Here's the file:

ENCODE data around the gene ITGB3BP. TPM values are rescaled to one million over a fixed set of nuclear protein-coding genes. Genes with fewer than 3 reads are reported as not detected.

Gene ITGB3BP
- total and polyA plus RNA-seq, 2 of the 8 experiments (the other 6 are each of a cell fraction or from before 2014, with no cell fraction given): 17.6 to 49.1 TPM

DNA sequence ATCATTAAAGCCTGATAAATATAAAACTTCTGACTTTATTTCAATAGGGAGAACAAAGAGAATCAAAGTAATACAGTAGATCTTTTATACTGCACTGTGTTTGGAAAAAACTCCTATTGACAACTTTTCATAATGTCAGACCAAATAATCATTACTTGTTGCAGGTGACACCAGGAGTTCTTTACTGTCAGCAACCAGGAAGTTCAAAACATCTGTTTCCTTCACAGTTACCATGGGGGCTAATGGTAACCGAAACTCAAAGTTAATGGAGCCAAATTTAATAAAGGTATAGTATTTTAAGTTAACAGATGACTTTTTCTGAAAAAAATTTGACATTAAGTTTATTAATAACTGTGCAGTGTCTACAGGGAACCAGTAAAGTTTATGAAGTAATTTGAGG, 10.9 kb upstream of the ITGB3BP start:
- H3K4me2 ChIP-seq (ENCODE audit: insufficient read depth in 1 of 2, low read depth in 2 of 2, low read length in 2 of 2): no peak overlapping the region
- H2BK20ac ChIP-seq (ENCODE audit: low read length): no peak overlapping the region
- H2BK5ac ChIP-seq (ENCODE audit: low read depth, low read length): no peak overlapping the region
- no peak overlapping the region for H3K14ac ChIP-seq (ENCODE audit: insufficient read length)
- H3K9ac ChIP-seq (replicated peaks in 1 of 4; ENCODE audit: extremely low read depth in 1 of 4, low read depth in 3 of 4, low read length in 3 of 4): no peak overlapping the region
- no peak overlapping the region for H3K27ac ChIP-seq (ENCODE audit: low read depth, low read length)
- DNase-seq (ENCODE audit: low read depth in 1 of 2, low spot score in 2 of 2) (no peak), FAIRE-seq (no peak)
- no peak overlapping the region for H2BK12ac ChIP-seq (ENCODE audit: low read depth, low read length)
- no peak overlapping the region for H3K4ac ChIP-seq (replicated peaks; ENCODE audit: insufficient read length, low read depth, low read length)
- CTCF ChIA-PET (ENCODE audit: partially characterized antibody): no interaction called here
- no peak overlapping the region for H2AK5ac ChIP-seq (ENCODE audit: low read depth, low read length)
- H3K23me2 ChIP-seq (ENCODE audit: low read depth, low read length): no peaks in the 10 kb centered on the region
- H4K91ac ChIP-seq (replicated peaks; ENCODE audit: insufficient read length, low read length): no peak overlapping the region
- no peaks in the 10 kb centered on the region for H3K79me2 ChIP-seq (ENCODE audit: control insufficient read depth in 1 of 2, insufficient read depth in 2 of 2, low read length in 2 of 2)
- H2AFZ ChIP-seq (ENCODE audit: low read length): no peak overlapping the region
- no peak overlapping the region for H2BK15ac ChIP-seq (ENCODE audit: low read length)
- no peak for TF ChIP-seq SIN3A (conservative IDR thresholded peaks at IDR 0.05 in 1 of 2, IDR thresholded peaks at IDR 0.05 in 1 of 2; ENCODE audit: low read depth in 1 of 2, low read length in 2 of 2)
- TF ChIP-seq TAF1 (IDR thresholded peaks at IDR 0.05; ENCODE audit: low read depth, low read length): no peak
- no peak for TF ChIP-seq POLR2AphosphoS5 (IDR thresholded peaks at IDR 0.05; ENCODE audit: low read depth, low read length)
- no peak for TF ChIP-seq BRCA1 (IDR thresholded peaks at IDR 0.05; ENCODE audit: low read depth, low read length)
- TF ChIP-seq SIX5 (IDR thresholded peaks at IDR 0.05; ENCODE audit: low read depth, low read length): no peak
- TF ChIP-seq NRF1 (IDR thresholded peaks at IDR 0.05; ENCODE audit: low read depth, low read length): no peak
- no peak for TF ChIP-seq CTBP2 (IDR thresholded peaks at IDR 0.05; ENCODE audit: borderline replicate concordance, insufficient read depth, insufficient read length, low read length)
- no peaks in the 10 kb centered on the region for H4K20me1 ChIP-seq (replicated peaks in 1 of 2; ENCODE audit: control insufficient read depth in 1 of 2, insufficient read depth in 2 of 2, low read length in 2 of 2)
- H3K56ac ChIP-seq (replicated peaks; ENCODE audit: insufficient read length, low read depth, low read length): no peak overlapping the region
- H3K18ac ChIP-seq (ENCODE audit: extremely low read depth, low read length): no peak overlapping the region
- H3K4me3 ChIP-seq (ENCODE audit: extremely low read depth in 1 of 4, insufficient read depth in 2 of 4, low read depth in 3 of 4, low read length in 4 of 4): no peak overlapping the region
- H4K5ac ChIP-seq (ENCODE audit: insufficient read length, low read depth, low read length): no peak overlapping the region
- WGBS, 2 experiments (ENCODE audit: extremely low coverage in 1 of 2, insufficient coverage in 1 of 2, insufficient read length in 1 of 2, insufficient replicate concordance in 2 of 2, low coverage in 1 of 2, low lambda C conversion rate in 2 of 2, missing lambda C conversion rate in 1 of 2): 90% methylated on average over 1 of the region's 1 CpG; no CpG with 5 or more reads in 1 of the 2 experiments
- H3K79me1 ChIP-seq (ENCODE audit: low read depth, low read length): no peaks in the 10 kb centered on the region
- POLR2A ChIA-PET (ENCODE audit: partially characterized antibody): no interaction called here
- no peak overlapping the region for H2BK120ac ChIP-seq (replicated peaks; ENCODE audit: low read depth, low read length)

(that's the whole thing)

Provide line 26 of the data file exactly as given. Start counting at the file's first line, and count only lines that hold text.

- TF ChIP-seq NRF1 (IDR thresholded peaks at IDR 0.05; ENCODE audit: low read depth, low read length): no peak